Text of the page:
A retrospective review was conducted of patients with a diagnosis of Stargardt disease who were evaluated at the Kellogg Eye Center, University of Michigan, and at Jules Stein Eye Institute, University of California, Los Angeles, by the senior author (J.R.H.). All patients with a clinical diagnosis of Stargardt disease were selected for review from a clinical database containing patient visits dating from 1979 to 2009. Institutional review board approval was obtained for this study. Stringent inclusion criteria were used to verify the diagnosis of Stargardt disease. Patients qualified for the study if they carried a clinical diagnosis of Stargardt disease, had a pedigree consistent with autosomal recessive inheritance, underwent FA testing, and met one of the following inclusion criteria: (1) 2 causative mutations in ABCA4 ; (2) 1 documented causative mutation in ABCA4 and documented pisciform flecks, macular atrophy with reduced central acuity, or the presence of central scotoma on Goldmann visual field testing; or (3) clinical diagnosis made by combined presence of classic fundus flecks and a dark choroid on FA, with mutational analysis pending.
All patients underwent ophthalmologic examinations, Goldmann perimetry testing, electroretinography, fundus photography, and FA. Standardized FA was performed using 2.5 ml 25% or 5 ml 10% fluorescein sodium solution injected intravenously in an antecubital vein. Photographs were obtained using either a Zeiss (Dublin, California, USA), Topcon (Paramus, New Jersey, USA), or Canon (Lake Success, New York, USA) fundus camera with film or an OIS digital capture system. ABCA4 mutation screening was performed at the University of Michigan, the University of Iowa, Columbia University, and the University Medical Centre Nijmegen.
Clinical data collected included age, family history, best-corrected visual acuity, the area of central scotomata for standardized isopters (I 4e , III 4e , IV 4e ) on Goldmann visual field testing measured by digital planimetry (Placom 45C digital planimeter; EngineerSupply, Lynchburg, Virginia, USA), retinal distribution of flecks and atrophy on fundus photographs, the presence or absence of a dark choroid sign, a peripapillary dark choroid ring sign, and peripapillary flecks or atrophy. The location of retinal flecks and atrophy were recorded and categorized into 3 groups: macular, extending to the vascular arcades, and diffuse posterior pole. All of the color and FA fundus photographs were graded by 2 retinal specialists (T.J., J.R.H.). A peripapillary dark choroid ring sign was identified on FA when peripapillary choroidal fluorescence was absent throughout the FA study and the peripapillary region was surrounded by hyperfluorescence in the posterior pole.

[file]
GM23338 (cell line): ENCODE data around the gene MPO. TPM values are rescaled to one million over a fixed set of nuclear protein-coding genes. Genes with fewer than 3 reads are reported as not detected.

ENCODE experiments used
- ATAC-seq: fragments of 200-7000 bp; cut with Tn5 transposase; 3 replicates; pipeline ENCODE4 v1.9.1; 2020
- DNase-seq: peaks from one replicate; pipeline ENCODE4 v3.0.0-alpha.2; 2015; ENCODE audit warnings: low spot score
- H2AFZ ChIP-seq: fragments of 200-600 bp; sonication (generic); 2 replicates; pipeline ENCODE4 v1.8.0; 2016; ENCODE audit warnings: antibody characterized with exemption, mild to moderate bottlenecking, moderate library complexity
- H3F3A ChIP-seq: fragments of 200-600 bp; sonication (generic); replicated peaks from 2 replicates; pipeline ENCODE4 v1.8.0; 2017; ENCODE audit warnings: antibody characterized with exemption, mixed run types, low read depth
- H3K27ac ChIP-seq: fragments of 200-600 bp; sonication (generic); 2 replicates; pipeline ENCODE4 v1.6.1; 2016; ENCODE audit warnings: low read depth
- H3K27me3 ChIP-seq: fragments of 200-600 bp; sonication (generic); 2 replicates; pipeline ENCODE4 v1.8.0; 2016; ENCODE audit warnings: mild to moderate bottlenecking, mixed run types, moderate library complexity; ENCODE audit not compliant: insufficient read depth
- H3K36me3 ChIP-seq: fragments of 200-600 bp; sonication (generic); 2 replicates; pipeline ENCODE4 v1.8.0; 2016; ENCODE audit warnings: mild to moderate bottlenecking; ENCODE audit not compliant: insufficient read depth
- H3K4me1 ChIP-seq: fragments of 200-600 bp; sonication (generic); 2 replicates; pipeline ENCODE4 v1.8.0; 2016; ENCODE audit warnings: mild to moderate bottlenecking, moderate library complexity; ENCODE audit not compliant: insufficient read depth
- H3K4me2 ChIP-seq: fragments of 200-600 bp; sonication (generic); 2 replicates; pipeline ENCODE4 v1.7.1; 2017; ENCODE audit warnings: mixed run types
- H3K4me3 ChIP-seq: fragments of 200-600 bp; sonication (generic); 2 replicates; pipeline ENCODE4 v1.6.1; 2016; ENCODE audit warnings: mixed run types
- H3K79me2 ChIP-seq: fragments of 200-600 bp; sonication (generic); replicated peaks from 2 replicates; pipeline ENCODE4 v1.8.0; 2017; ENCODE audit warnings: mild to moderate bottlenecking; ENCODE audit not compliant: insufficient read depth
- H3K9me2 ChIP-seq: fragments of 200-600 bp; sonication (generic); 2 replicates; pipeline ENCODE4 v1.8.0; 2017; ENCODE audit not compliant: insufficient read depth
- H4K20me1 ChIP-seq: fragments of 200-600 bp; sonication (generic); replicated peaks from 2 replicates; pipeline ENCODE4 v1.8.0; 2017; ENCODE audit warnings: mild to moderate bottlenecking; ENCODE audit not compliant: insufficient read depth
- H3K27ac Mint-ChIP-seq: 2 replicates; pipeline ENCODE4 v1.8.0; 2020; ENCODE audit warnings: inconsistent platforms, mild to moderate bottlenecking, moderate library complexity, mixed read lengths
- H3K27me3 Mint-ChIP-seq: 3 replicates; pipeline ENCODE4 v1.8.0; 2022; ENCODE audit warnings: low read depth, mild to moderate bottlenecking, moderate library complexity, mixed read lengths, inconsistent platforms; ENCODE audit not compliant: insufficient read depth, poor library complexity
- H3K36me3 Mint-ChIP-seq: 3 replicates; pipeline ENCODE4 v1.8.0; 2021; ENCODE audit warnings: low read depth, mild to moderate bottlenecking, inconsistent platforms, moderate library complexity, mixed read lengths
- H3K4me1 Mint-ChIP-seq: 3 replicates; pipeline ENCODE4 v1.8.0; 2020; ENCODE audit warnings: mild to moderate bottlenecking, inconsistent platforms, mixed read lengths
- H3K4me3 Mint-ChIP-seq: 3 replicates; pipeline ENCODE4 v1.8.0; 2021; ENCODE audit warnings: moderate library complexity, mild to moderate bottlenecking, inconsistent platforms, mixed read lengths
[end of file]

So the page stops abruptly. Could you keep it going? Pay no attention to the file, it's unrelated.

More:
Statistical analysis was performed using SAS statistical software version 9.1 (SAS Inc, Cary, North Carolina, USA). Because the patients had bilateral and symmetric disease, only the data for the right eye of each patient were used in statistical analyses. For patients with multiple data entries, the initial recorded value was used to illustrate the frequency of the measured outcomes during the period of clinical diagnosis. The frequencies for each sign and prevalence of clinical findings for the 2 groups (patients with and without a dark choroid ring sign) were tested using the chi-square test and the Student t test.
Fluorescein angiograms were available for 135 patients with Stargardt disease for analysis of the peripapillary dark choroid ring sign. Representative FA images exhibiting the dark choroid ring sign are shown in Figure 1 . The age of the patients ranged from 7 years to 80 years, with a median age of 32 years. A peripapillary dark choroid ring was found in 50 (37%) of 135 patients, and when divided into the 3 inclusion groups, the sign was found in 41% (9/22) of the patients with 2 causative mutations, in 28% (5/18) of the patients with 1 causative mutation, and in 38% (36/95) of patients with a clinical diagnosis of Stargardt disease pending mutational analysis. Ninety-four percent (44/47) of patients for whom mutational testing confirmed the presence of ABCA4 disease-causing mutations (either 1 or 2 proven mutations) demonstrated the dark choroid sign on FA.
The clinical characteristics of patients with and without a peripapillary dark choroid ring sign are given in Table 1 . The presence of a peripapillary dark choroid ring sign was associated with the presence of diffuse posterior pole retinal flecks (flecks beyond the vascular arcades), but not diffuse posterior pole retinal atrophy (atrophy beyond the vascular arcades).
|Diffuse posterior pole flecks||82.6% (38/49)||28.6% (22/86)||< .0001 a|
|Flecks to temporal arcades||80.4% (37/49)||32.5% (25/86)||< .0001 a|
|Diffuse posterior pole retinal atrophy||8.7% (4/49)||5.2% (4/86)||.4462 a|
|Central circumscribed macular atrophy||39.1% (18/49)||14.3% (11/86)||.0017 a|
|Mean logMAR right eye||0.78 (n = 49; Snellen 20/120)||0.57 (n = 86; Snellen 20/74)||.0322 b|
|Central scotoma size for I-4-e target (cm 2 )||4.53 (n = 49)||9.64 (n = 86)||.0146 b|